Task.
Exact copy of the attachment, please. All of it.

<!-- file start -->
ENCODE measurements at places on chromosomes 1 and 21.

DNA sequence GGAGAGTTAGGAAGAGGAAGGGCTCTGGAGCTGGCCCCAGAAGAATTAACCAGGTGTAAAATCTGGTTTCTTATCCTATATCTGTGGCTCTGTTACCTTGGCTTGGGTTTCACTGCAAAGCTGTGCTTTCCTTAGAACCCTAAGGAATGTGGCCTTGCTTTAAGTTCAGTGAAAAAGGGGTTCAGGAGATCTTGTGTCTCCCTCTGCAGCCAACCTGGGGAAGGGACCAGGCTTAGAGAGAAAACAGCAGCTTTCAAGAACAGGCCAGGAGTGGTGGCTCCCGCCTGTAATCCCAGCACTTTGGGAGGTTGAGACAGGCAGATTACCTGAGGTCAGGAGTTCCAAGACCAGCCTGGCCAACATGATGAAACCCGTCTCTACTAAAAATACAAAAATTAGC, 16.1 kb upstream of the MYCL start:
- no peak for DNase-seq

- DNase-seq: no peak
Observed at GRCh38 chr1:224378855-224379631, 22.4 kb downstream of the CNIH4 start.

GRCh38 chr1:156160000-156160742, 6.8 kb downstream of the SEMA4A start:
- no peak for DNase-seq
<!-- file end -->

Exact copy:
ENCODE measurements at places on chromosomes 1 and 21.

DNA sequence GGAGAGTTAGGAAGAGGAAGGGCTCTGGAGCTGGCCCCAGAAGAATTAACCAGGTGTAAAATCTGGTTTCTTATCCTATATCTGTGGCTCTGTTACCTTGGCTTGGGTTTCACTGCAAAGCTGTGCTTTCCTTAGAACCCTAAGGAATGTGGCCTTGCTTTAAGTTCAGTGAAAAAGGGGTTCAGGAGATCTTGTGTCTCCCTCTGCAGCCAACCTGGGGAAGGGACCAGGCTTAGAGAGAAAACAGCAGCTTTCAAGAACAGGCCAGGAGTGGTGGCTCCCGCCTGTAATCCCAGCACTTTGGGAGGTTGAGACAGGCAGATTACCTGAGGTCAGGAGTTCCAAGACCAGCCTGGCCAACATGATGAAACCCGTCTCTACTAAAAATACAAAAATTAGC, 16.1 kb upstream of the MYCL start:
- no peak for DNase-seq

- DNase-seq: no peak
Observed at GRCh38 chr1:224378855-224379631, 22.4 kb downstream of the CNIH4 start.

GRCh38 chr1:156160000-156160742, 6.8 kb downstream of the SEMA4A start:
- no peak for DNase-seq